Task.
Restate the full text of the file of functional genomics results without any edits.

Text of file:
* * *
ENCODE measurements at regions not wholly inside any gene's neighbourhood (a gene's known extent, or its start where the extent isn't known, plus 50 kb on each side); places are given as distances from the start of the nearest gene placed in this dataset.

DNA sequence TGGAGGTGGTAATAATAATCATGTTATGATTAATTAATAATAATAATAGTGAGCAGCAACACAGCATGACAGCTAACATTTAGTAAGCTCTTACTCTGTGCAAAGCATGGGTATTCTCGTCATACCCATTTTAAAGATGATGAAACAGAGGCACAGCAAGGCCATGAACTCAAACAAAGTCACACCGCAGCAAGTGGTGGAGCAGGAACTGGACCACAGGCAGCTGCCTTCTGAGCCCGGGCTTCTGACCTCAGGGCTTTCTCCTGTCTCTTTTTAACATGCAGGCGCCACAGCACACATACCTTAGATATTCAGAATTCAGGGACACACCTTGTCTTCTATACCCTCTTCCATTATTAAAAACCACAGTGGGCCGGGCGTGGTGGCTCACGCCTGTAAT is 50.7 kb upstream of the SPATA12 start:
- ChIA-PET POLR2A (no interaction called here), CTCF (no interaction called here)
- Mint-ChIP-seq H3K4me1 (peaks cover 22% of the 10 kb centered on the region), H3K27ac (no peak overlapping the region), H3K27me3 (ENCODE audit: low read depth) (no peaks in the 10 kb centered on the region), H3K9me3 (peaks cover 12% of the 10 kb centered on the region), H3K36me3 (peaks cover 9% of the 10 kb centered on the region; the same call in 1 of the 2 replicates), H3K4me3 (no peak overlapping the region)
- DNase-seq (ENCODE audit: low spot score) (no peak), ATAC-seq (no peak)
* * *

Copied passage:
ENCODE measurements at regions not wholly inside any gene's neighbourhood (a gene's known extent, or its start where the extent isn't known, plus 50 kb on each side); places are given as distances from the start of the nearest gene placed in this dataset.

DNA sequence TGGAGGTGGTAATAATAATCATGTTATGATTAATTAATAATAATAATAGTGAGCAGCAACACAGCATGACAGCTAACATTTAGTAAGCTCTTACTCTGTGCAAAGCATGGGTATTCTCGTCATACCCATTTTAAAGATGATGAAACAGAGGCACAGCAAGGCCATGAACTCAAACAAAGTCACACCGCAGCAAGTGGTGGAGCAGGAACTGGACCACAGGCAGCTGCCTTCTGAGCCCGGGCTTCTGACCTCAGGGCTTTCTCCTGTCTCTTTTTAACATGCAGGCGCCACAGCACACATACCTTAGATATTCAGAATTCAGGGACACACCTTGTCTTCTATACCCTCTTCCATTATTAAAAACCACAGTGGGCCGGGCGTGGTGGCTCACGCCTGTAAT is 50.7 kb upstream of the SPATA12 start:
- ChIA-PET POLR2A (no interaction called here), CTCF (no interaction called here)
- Mint-ChIP-seq H3K4me1 (peaks cover 22% of the 10 kb centered on the region), H3K27ac (no peak overlapping the region), H3K27me3 (ENCODE audit: low read depth) (no peaks in the 10 kb centered on the region), H3K9me3 (peaks cover 12% of the 10 kb centered on the region), H3K36me3 (peaks cover 9% of the 10 kb centered on the region; the same call in 1 of the 2 replicates), H3K4me3 (no peak overlapping the region)
- DNase-seq (ENCODE audit: low spot score) (no peak), ATAC-seq (no peak)